Cellphone addiction is similar to compulsive buying and credit card misuse, a new study has found.
and instant messaging addictions are driven by materialism and
impulsiveness and can be compared to consumption pathologies like
compulsive buying and credit card misuse, according to Baylor University
"Cellphones are a part of our consumer culture. They are not just a consumer tool, but are used as a status symbol.
They're also eroding our personal relationships," said researcher James Roberts.
study, co-authored with Stephen Pirog III, from Seton Hall University,
found that materialism and impulsiveness drive cell phone addiction.
are used as part of the conspicuous consumption ritual and also act as a
pacifier for the impulsive tendencies of the user, according to
Impulsiveness, he noted, plays an important role in both behavioural and substance addictions.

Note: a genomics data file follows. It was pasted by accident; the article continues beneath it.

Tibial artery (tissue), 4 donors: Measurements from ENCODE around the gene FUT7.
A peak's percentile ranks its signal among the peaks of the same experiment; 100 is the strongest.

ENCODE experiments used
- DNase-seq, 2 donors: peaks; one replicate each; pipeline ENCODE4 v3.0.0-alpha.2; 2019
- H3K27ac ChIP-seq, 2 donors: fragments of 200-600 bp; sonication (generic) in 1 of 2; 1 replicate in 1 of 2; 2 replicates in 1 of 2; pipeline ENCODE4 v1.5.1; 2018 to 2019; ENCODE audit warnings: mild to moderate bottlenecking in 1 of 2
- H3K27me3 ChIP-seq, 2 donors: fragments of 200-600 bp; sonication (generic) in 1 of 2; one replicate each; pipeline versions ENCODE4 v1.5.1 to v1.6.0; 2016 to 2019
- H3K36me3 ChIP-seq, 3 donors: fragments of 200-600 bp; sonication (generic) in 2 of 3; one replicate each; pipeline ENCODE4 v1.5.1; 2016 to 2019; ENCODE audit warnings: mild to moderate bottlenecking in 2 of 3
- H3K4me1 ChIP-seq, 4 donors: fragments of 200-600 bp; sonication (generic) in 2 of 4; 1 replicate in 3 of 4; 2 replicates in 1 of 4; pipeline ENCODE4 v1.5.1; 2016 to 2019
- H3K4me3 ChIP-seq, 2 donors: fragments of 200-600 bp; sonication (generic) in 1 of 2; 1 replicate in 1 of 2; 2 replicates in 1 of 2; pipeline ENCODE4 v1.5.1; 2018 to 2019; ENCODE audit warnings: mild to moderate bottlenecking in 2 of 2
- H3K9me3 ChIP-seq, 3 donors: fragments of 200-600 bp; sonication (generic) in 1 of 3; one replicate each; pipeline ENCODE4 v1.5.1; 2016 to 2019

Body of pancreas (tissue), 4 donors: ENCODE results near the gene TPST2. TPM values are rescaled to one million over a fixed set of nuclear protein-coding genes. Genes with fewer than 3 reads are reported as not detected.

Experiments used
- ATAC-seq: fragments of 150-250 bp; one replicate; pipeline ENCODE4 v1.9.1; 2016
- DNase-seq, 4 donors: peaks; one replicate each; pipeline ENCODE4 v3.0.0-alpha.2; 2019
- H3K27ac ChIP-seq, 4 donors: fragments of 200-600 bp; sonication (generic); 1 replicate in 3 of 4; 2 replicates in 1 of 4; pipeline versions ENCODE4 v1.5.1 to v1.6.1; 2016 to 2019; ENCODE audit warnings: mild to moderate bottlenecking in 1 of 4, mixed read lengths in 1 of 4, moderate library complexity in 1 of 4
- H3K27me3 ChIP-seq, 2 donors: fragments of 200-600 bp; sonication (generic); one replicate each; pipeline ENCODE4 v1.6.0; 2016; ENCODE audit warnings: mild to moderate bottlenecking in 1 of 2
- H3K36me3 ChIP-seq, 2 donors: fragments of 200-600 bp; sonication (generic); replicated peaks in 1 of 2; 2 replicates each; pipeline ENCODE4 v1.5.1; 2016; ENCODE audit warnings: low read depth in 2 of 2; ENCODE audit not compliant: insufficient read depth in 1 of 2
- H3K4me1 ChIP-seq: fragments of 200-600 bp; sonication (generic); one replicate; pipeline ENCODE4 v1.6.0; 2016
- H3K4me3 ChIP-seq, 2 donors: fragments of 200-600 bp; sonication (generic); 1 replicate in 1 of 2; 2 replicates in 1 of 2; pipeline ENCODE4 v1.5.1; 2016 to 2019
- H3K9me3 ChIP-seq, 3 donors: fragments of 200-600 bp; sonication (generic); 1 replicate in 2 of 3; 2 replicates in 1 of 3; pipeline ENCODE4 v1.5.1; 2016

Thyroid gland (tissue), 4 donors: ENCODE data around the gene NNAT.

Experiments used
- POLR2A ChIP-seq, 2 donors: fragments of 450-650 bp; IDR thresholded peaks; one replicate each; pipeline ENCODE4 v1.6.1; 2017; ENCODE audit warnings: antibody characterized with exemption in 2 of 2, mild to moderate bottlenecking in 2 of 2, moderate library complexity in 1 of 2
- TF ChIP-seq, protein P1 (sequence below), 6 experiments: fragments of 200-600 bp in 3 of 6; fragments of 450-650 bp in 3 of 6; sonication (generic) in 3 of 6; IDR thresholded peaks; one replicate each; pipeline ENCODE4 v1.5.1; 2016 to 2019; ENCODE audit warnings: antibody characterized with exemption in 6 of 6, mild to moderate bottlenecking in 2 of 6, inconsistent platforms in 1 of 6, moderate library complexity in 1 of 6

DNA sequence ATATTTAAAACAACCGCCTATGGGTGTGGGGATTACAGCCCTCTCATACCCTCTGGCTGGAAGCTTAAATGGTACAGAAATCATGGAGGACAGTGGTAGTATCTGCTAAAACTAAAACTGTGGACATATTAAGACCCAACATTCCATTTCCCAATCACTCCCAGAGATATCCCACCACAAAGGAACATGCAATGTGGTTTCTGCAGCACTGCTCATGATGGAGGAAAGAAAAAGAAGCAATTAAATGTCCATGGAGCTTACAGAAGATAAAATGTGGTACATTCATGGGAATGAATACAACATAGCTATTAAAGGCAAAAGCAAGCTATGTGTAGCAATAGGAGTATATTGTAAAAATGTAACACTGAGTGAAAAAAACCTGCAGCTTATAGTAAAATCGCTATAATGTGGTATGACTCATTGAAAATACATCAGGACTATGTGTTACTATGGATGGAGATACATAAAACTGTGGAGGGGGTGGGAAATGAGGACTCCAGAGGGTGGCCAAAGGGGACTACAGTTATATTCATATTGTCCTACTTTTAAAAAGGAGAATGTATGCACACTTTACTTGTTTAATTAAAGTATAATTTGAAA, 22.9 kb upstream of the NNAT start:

study is the first to investigate the role materialism plays in cell
phone addiction. According to Roberts, "materialism is an important
consumer value that impacts many of the decisions we make as consumers".
cellphone use and over-use have become so common that it is important
to have a better understanding of what drives these types of
Previous studies have shown that young
adults send an average of 109.5 text messages a day or approximately
3,200 texts each month.
They receive an additional 113 text
messages and check their cell 60 times in a typical day and on average,
college students spend approximately seven hours daily interacting with
information and communication technology.
"At first glance, one
might have the tendency to dismiss such aberrant cellphone use as merely
youthful nonsense - a passing fad. But an emerging body of literature
has given increasing credence to cellphone addiction and similar
behavioural addictions," Roberts said.
Data for this study come
from self-report surveys of 191 business students at two US
universities. Cellphones are used by approximately ninety per cent of
college students, and said Roberts, "serve more than just a utilitarian
The study was published in the Journal of Behavioural Addictions.